Now that you’ve taken a good look at it all and assessed how much time some tasks are going to take you, eliminate more tasks. You simply cannot do it all. Welcome to the human race. It’s much better to come to terms with that now so you can stop stressing and making everyone’s life miserable – rather than running yourself into the ground only to still be disappointed at the end of the day.
This is also an opportunity to look at what you can delegate. Asking for help is a sign or strength and shows that you know your limits. My family and friends were huge supports to me during the “busy” times like this during the school year. They loved helping and I loved having the help!! Use your resources and your community to be a life-line for you so you don’t burn out!!
Now Get to It – Tackle Your Teacher “To-Do” List
When you are stuck in overwhelm, a lot of people freeze and brood over how much there is to do. That doesn’t help anyone. So once the to-do list is made, get to it.
Start with one thing and then see how quickly you can get the next thing done and the next thing etc. Come to terms with the couple of extra hours you may have to put in, knowing that this is just a season of the school year and not indicative of a new reality.
At times, I have pulled one really late night to get 75% of my to-do list done, and then I could coast from there. At other times, I needed to just adjust my clock to leave school 30 minutes later. But I made sure those 30 minutes were productive – not just chatting with my colleague next door.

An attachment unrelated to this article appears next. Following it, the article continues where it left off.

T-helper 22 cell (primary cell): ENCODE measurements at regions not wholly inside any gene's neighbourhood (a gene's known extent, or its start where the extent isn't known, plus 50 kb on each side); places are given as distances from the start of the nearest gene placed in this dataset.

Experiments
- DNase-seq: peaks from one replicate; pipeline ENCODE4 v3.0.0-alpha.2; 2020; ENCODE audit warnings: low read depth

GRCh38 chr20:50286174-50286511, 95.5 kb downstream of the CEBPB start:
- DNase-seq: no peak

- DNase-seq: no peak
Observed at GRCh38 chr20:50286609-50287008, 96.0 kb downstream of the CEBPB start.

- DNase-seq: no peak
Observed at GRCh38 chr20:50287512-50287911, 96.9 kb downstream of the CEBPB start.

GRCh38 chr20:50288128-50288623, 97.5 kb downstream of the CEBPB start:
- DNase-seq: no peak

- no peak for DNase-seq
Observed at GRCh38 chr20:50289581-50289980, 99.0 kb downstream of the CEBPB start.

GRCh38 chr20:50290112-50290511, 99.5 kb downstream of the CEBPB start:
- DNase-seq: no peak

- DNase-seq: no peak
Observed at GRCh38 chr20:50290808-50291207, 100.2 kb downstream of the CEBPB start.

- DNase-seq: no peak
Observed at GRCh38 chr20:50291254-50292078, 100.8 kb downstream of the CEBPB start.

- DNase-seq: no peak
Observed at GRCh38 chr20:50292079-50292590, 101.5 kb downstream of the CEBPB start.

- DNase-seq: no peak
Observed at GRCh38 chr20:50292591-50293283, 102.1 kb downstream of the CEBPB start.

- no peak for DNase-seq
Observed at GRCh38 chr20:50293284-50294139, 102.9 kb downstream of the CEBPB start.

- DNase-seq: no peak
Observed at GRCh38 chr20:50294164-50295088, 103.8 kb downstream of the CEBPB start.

There was even a time when I decided I would come in for a few hours on Saturday morning – but that it would be an all-out sprint to get as much done as possible – and then I planned lunch with a friend and a pedi right after that so three hours didn’t turn into all day.
Know your limits and experiment week-to-week how you can get things done without getting negative.
Use Resentment as Your Red Flag
The moment you get resentful about being at school an extra hour or coming in on a weekend – STOP. Do NOT do it. Return to step 2, eliminate unnecessary tasks and re-prioritize. Accomplishing things on your to-do list isn’t worth sacrificing your spirit, contentment and joy. Your to-do list should not impact the way you approach your students or your family.
“Busy” has become a way of life for teachers. Instead, replace “busy” with “productive” and use negativity and resentment to cue you that you’ve crossed a boundary for yourself that you need to reclaim.
Make Self-Care a Routine
In the midst of these busy times, it is nearly impossible to draw healthy boundaries and habits. Instead we get so overwhelmed and fed-up that we burn out. We have no fuel in our reserve tank to get us through these busy times so we overreact by eliminating things from our to-do list that really fuel us (like preparing healthy meals, working out, taking baths, and spending time with friends).
That’s natural – and sometimes necessary. And it’s possible to eliminate these things from our list without resentment when our tanks are already full (notice the emphasis). If self-care hasn’t been part of your routine and you are running on fumes as it is, you aren’t setting yourself up for success.
We all go through busy times, but with some intentional planning and prioritizing, staying in touch with our mindset so that resentment can be a cue that things need to change, and making self-care part of our normal “filling up” routine, we can get through these crazy times!
What things work to help you prioritize your to-do list, eliminate unnecessary tasks, or stay fueled during busy times?
~Alison, A Teacher’s Best Friend